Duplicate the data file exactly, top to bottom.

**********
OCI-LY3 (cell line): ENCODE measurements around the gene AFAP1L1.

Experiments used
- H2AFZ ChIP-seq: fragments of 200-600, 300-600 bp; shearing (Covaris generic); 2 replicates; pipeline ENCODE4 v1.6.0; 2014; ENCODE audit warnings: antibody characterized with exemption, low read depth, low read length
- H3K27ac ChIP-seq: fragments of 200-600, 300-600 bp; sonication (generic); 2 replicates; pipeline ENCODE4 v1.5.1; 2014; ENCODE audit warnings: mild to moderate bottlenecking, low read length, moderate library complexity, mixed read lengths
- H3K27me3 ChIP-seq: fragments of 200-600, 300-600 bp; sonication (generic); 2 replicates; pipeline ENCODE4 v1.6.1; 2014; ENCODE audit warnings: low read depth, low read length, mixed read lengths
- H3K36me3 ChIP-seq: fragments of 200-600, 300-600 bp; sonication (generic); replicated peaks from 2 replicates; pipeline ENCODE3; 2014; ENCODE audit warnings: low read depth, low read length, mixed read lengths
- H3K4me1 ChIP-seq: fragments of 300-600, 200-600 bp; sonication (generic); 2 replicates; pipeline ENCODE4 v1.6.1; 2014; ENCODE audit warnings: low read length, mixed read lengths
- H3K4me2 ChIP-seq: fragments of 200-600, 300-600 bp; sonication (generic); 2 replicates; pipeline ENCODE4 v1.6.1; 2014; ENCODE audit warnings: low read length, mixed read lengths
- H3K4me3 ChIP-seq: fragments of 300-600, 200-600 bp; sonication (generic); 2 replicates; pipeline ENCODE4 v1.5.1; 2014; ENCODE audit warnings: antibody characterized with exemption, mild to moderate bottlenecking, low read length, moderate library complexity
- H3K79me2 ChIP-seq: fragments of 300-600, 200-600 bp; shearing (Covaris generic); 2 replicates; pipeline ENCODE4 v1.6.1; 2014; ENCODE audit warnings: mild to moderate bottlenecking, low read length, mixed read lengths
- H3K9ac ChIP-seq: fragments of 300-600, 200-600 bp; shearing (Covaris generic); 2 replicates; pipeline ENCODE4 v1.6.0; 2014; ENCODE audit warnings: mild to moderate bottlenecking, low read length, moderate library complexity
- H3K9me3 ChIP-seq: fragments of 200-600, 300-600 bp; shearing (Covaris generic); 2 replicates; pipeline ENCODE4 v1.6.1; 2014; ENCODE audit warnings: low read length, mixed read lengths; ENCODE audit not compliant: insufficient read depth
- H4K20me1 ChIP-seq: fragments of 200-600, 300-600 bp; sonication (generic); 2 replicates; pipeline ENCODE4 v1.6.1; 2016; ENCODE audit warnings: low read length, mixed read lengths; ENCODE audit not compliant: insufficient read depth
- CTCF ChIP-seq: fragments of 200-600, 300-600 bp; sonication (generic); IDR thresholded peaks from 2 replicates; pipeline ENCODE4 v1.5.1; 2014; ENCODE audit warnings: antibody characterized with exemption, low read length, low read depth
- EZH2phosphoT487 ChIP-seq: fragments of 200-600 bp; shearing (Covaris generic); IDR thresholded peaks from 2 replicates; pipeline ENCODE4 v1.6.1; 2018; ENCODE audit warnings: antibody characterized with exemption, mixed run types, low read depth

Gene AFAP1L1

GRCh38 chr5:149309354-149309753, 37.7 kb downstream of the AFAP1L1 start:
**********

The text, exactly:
OCI-LY3 (cell line): ENCODE measurements around the gene AFAP1L1.

Experiments used
- H2AFZ ChIP-seq: fragments of 200-600, 300-600 bp; shearing (Covaris generic); 2 replicates; pipeline ENCODE4 v1.6.0; 2014; ENCODE audit warnings: antibody characterized with exemption, low read depth, low read length
- H3K27ac ChIP-seq: fragments of 200-600, 300-600 bp; sonication (generic); 2 replicates; pipeline ENCODE4 v1.5.1; 2014; ENCODE audit warnings: mild to moderate bottlenecking, low read length, moderate library complexity, mixed read lengths
- H3K27me3 ChIP-seq: fragments of 200-600, 300-600 bp; sonication (generic); 2 replicates; pipeline ENCODE4 v1.6.1; 2014; ENCODE audit warnings: low read depth, low read length, mixed read lengths
- H3K36me3 ChIP-seq: fragments of 200-600, 300-600 bp; sonication (generic); replicated peaks from 2 replicates; pipeline ENCODE3; 2014; ENCODE audit warnings: low read depth, low read length, mixed read lengths
- H3K4me1 ChIP-seq: fragments of 300-600, 200-600 bp; sonication (generic); 2 replicates; pipeline ENCODE4 v1.6.1; 2014; ENCODE audit warnings: low read length, mixed read lengths
- H3K4me2 ChIP-seq: fragments of 200-600, 300-600 bp; sonication (generic); 2 replicates; pipeline ENCODE4 v1.6.1; 2014; ENCODE audit warnings: low read length, mixed read lengths
- H3K4me3 ChIP-seq: fragments of 300-600, 200-600 bp; sonication (generic); 2 replicates; pipeline ENCODE4 v1.5.1; 2014; ENCODE audit warnings: antibody characterized with exemption, mild to moderate bottlenecking, low read length, moderate library complexity
- H3K79me2 ChIP-seq: fragments of 300-600, 200-600 bp; shearing (Covaris generic); 2 replicates; pipeline ENCODE4 v1.6.1; 2014; ENCODE audit warnings: mild to moderate bottlenecking, low read length, mixed read lengths
- H3K9ac ChIP-seq: fragments of 300-600, 200-600 bp; shearing (Covaris generic); 2 replicates; pipeline ENCODE4 v1.6.0; 2014; ENCODE audit warnings: mild to moderate bottlenecking, low read length, moderate library complexity
- H3K9me3 ChIP-seq: fragments of 200-600, 300-600 bp; shearing (Covaris generic); 2 replicates; pipeline ENCODE4 v1.6.1; 2014; ENCODE audit warnings: low read length, mixed read lengths; ENCODE audit not compliant: insufficient read depth
- H4K20me1 ChIP-seq: fragments of 200-600, 300-600 bp; sonication (generic); 2 replicates; pipeline ENCODE4 v1.6.1; 2016; ENCODE audit warnings: low read length, mixed read lengths; ENCODE audit not compliant: insufficient read depth
- CTCF ChIP-seq: fragments of 200-600, 300-600 bp; sonication (generic); IDR thresholded peaks from 2 replicates; pipeline ENCODE4 v1.5.1; 2014; ENCODE audit warnings: antibody characterized with exemption, low read length, low read depth
- EZH2phosphoT487 ChIP-seq: fragments of 200-600 bp; shearing (Covaris generic); IDR thresholded peaks from 2 replicates; pipeline ENCODE4 v1.6.1; 2018; ENCODE audit warnings: antibody characterized with exemption, mixed run types, low read depth

Gene AFAP1L1

GRCh38 chr5:149309354-149309753, 37.7 kb downstream of the AFAP1L1 start: